Next, Barber examined uptake by the plant roots themselves. He started with the simplest explanation to describe
how this process is related to the concentration of the uptake of such ions as P and K. Plants take these ions in at special sites on the root surface. When nutrients are sufficiently numerous to fill all the uptake sites, they are said to saturate the mechanism, and the roots are taking in ions at their maximum rate. This fastest rate is labeled Imax in the model, which is now beginning to take shape. It will become the mathematical model that was the long-range goal of Barber’s research. He assigned the symbol, Cmin, to the ion concentration at the root surface, which drops below the concentration that can be taken up by diffusion.
A third concentration is required in order to describe the uptake process. This process is like an adsorption process and another concentration term, Km, the nutrient concentration at which the plant exhibits the maximum uptake results. These parameters completely describe the uptake mechanism insofar as the root controls it.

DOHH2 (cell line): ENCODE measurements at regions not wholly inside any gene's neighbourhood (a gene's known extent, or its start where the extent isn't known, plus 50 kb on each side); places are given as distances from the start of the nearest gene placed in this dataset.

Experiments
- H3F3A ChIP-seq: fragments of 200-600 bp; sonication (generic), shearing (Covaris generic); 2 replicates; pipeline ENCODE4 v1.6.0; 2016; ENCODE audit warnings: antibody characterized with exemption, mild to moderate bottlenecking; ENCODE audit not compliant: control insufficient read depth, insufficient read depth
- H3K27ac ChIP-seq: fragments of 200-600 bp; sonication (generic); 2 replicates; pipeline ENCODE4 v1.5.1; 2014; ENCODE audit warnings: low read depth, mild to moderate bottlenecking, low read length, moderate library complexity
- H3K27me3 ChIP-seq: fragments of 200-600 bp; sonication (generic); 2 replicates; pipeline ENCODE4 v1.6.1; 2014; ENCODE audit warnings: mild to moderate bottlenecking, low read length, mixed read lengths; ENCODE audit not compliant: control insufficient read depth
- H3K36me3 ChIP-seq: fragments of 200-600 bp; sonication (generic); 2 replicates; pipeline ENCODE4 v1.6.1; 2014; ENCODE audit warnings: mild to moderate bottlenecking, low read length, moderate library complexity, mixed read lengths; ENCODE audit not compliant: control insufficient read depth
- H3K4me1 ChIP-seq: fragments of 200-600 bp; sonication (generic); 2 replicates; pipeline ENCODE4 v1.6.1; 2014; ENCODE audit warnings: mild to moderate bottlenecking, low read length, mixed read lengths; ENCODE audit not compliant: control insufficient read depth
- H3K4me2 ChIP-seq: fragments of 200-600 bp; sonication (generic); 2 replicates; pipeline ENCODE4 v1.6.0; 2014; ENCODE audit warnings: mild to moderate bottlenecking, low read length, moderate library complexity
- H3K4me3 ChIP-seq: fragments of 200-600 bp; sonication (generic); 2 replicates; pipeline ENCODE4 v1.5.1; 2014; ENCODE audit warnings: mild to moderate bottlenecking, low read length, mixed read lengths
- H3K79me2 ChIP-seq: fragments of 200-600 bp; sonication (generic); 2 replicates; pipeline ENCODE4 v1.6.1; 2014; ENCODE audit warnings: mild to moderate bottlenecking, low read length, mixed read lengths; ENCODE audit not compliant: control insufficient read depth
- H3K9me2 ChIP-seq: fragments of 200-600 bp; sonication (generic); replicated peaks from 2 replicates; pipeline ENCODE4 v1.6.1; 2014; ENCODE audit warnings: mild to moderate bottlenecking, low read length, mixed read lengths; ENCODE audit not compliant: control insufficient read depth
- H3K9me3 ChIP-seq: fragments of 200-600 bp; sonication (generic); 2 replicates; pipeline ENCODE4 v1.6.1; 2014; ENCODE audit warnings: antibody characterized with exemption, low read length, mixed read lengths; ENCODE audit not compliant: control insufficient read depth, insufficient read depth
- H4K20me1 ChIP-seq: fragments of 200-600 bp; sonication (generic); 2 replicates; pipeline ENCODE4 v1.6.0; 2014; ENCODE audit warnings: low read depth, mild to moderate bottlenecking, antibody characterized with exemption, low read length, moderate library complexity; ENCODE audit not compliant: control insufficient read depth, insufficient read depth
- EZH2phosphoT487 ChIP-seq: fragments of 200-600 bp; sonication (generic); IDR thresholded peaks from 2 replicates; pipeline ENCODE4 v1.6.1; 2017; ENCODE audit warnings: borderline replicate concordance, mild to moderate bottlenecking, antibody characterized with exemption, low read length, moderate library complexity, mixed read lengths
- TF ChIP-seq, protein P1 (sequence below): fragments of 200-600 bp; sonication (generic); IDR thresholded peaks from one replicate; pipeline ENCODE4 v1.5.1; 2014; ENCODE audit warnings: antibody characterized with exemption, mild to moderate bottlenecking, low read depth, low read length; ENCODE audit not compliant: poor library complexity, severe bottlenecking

The final part of Barber’s model describes the roots themselves. Root diameter, length, and growth rate define the amount of root surface area available for nutrient uptake and increase as a plant grows. Barber calculated total root surface by measuring root radius and length to calculate the area of the roots, as though they were a long cylinder for which one could calculate the surface area by multiplying the circumference by the length. Fine roots take up ions faster than larger roots because they are better supplied by nutrients. This is caused by interference between adjacent roots so that the uptake by large roots tends to be more nearly one dimensional than small roots, which tend to be three dimensional. This competition is more serious with ions that are more mobile (such as nitrates) than ions that are adsorbed and less mobile (phosphorous). Generally, a longer root means more nutrient uptake because the number of sites for uptake tends to increase with increas-